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01casey Phd Dissertation Final

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An Innovative Approach to Schedule Management on the F/A-22 Major Defense Acquisition Program (MDAP): Demonstration of Critical Chain Project Management Robert James Casey A Dissertation Submitted to the Faculty of Virginia Polytechnic Institute and State University in partial fulfillment of the requirements for the degree of Doctor of Philosophy In Public Administration/Public Policy Philip S. Kronenberg, Chair Michael K. Badawy John W. Dickey Gary L. Wamsley James F. Wolf May 16, 2005 Fall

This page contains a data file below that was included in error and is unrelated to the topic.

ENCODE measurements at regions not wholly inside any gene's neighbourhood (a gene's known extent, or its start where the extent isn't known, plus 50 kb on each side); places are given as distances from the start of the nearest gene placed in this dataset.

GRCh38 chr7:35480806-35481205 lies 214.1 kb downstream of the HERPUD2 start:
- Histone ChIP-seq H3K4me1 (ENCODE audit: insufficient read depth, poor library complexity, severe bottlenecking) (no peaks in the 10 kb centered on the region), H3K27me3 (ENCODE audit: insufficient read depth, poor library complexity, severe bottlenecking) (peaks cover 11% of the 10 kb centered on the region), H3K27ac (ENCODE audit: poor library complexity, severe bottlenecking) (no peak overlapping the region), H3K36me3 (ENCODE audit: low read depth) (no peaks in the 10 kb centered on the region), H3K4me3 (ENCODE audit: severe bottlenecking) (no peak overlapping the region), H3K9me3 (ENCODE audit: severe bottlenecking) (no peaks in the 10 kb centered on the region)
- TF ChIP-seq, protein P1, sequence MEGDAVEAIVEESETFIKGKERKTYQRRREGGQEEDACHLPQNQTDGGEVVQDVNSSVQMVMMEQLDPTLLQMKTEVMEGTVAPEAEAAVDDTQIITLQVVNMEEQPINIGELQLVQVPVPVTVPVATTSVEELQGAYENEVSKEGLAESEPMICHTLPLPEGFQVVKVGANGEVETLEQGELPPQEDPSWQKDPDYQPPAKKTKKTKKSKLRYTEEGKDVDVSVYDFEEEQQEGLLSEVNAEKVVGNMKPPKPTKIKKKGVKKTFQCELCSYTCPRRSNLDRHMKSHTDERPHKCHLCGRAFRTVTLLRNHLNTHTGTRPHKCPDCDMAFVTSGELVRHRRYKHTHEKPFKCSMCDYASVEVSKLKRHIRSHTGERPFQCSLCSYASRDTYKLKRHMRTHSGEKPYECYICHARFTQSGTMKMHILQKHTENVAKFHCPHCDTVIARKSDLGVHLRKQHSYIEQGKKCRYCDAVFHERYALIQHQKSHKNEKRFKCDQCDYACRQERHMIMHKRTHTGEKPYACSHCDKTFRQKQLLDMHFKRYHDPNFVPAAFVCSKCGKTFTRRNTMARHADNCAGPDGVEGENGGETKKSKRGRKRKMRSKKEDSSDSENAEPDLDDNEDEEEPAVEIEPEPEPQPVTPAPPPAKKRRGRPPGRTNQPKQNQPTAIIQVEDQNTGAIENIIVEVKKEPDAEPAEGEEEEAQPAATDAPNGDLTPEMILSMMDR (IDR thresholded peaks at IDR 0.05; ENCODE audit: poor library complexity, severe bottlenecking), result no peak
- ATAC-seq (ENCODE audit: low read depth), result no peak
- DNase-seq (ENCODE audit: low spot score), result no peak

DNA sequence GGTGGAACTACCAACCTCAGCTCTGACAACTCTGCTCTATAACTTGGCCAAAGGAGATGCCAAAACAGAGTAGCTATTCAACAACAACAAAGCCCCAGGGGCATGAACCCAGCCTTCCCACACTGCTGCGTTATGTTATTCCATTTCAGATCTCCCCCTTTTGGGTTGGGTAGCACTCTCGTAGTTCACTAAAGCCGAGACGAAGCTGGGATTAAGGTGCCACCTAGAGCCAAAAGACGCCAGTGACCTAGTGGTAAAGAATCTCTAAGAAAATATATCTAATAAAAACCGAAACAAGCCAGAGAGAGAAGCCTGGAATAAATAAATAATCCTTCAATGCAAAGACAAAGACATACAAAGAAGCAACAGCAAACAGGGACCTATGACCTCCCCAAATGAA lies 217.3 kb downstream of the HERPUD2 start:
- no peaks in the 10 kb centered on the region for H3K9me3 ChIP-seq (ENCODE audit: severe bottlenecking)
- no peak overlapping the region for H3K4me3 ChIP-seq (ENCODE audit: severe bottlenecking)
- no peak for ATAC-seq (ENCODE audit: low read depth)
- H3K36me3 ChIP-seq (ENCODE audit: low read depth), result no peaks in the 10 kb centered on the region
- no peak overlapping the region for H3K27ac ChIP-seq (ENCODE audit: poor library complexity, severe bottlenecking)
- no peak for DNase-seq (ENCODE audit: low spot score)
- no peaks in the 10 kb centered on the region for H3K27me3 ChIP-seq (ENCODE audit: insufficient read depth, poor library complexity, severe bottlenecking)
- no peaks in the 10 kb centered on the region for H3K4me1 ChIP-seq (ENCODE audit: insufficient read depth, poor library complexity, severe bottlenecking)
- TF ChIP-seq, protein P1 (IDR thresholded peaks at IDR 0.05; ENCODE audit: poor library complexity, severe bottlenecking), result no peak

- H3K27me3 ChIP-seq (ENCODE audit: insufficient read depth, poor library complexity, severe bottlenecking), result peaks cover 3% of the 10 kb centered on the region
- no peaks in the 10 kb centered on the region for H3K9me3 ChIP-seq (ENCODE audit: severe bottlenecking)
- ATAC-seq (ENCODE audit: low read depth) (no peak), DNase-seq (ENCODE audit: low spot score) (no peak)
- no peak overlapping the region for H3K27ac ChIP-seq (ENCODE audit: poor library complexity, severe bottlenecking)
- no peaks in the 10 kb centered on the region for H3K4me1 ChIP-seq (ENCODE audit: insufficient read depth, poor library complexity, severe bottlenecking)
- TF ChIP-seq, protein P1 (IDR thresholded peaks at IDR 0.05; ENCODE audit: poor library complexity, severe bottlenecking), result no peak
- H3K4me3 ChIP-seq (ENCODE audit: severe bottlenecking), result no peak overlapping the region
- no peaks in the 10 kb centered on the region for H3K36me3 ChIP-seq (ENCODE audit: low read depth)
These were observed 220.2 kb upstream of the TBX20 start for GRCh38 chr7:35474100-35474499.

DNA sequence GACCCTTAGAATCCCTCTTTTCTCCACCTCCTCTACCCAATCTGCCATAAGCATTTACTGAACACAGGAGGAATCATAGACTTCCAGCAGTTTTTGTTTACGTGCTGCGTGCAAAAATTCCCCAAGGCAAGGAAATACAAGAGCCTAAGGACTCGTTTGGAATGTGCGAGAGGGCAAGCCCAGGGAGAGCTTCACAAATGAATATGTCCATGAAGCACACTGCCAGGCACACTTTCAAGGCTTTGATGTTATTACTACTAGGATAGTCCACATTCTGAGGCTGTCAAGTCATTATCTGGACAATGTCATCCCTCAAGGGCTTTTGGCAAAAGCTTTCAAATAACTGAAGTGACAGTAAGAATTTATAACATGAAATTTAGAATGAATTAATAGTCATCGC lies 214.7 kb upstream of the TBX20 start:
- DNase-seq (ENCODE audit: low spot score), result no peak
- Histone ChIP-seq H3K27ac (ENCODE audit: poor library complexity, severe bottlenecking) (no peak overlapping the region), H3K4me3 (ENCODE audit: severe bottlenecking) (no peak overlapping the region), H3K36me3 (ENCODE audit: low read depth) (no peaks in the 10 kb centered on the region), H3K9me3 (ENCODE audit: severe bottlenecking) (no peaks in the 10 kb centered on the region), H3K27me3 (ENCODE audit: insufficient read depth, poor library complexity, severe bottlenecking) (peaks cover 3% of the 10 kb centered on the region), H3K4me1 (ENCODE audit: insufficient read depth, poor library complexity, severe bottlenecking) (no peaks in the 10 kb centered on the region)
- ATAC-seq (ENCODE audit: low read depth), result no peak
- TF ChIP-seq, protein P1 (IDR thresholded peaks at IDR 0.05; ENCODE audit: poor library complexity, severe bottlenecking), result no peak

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    An Innovative Approach to Schedule Management on the F/A-22 Major Defense Acquisition Program (MDAP): Demonstration of Critical Chain Project Management Robert James Casey  A Dissertation Submitted to the Faculty of Virginia Polytechnic Institute and State University in partial fulfillment of the requirements for the degree of Doctor of Philosophy In Public Administration/Public Policy Philip S. Kronenberg, Chair Michael K. Badawy John W. Dickey Gary L. Wamsley James F. Wolf May 16, 2005 Falls Church, Virginia Key Words: Project Management, Organizational Innovation, Critical Chain Project Management Weapon System Acquisition Program, Schedule Management Copyright 2005, Robert J. Casey    An Innovative Approach to Schedule Management on the F/A-22 Major Defense Acquisition Program (MDAP): Demonstration of Critical Chain Project Management Robert J. Casey ABSTRACT This multiple-case-based dissertation contributes to the stream of literature on the organizational innovation process by examining Critical Chain Project Management (CCPM) as an innovation with the potential to address an important schedule planning and execution performance gap in DOD weapon system development programs. The contextually different Integrated Product Team case studies in DOD’s F/A-22 fighter aircraft weapons system acquisition program are: manufacturing assembly, manufacturing process, test operations, and supplier product development. Rich descriptions of the case studies are developed by the author, a senior Lockheed Martin  Aeronautics Company systems engineer in a role that merged participant, observer, change agent and champion (POCAC). Analysis distinguishes between Program and Operational levels of organizational structure and focuses on the innovation process through use of the author-designed Casey Hybrid Innovation Process (CHIP) model based on Rogers’ stages heuristic. Substantively, research demonstrates that in key areas of the F/A-22 program, proper application of the innovative Critical Chain Project Management process can generate and achieve development schedules sometimes substantially better than traditional approaches; improper application will lead to mixed results or rejection. The research contributes to knowledge in the field of organizational innovation by demonstrating use of the CHIP model in the huge, geographically dispersed and extremely complex organization of the largest DOD weapon system acquisition program of the late 20 th  and early 21 st  centuries. The research reflects Program leadership’s important role in the top-down initiation and support of an innovation, even while choosing (by policy) not to force use at the Operational level. At the Operational level, details show that IPT implementations and results of the CCPM innovation vary.    iii  DEDICATION To my family. To Mary Frank, my best friend, soul mate and wife, for her love, support, inspiration and patience during this 15-year odyssey. Far from the “surprised woman” behind the successful man she married, she has always been more responsible than she’ll know for any success I’ve enjoyed through the 39 years of the Air Force, industry, educational and family adventures we’ve pursued together. And to two fine sons, RJ and Quinn, who have emerged from our family’s vagabond, multi-move life-style to motivate completion of this effort through their demonstrated ability to set and achieve high goals in their academic and civilian exploits as well as active/reserve-duty Army and  Air Force military assignments. And finally to the Air Force family I still serve, with the hope that this product provides payback to the operators in the form of more quickly developed and delivered major weapons system that deter conflicts or quickly win them.    iv ACKNOWLEDGEMENTS I thank my chair, Professor Phil Kronenberg, without whose guidance, mentoring, motivating confidence, endurance, professional equanimity and personal friendship, this effort surely would have foundered. He has my most sincere appreciation for his support throughout my studies at Virginia Tech’s Center for Public Administration and Policy, but especially for his valued counsel vital to transforming untold scores of short notes, think- pieces and a nearly 450-page draft into this final dissertation. I also want to thank committee members and Professors John Dickey, Gary Wamsley and Jim Wolf, for their teaching and encouragement during prior course work and throughout this dissertation effort. Especially appreciated and essential to closure was a probing, constructive review of an early draft of this work by Dr. Michael Badawy. Professor Rohr will always be an inspiration and Adjunct Professor Carole Neves’ initial and continuing support during course work and dissertation efforts have been appreciated.  Almost completely paralleling this academic journey has been my full-time, professional employment with the Lockheed Martin Aeronautics Company. After an Air Force career flying some of the most awesome fighters ever produced, it has been a privilege to appreciate and participate in the dedicated efforts that assure our nation’s fighter pilots can fly the finest, most revolutionary fighter in the world for decades to come. The integrated government (civilian and military) and industrial F/A-22 team surely rivals any development team ever assembled. At the risk of important omissions, I must acknowledge some of the many colleagues on that team who have provided me learning and leadership opportunities in executing their important duties. Among the top pros who patiently supported, educated, assisted and mentored me in their own and important ways are: David Lloyd, Paul Schlein, Paul Metz, Tom Burbage, Ralph Smith, John Smith, Greg Krohn, Jim Bailey, Chris Pelletier, Bob Braeutigam, Mike Hanna, and Jim Cox.